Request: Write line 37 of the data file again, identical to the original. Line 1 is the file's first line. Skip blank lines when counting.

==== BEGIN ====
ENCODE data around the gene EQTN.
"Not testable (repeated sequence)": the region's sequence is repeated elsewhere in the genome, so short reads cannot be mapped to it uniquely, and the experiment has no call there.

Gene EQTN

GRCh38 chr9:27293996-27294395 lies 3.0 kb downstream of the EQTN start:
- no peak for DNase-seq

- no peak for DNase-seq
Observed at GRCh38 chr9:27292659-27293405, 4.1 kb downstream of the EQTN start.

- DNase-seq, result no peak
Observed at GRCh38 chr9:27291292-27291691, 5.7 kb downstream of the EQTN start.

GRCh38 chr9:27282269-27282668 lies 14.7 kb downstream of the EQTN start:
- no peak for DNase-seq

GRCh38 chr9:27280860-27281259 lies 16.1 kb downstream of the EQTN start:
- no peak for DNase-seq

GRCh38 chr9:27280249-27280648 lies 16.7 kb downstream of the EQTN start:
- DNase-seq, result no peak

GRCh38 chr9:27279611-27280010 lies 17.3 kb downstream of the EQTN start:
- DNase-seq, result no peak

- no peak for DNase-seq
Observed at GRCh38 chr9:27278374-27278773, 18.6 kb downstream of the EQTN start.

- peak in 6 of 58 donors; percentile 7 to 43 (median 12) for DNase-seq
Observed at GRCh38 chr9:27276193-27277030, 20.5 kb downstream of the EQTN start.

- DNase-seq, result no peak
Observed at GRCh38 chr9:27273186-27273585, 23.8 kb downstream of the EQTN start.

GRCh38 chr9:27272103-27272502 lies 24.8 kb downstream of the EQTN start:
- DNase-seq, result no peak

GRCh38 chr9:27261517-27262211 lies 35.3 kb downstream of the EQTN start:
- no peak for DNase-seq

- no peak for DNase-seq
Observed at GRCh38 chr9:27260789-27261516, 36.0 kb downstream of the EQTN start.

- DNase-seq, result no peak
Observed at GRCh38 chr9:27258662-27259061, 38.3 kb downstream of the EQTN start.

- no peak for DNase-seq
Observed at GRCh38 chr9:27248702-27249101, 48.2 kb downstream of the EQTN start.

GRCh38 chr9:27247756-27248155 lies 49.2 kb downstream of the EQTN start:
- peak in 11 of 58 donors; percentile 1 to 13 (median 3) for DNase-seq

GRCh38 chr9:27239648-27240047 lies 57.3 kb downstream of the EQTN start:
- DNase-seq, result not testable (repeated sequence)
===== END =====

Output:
- DNase-seq, result not testable (repeated sequence)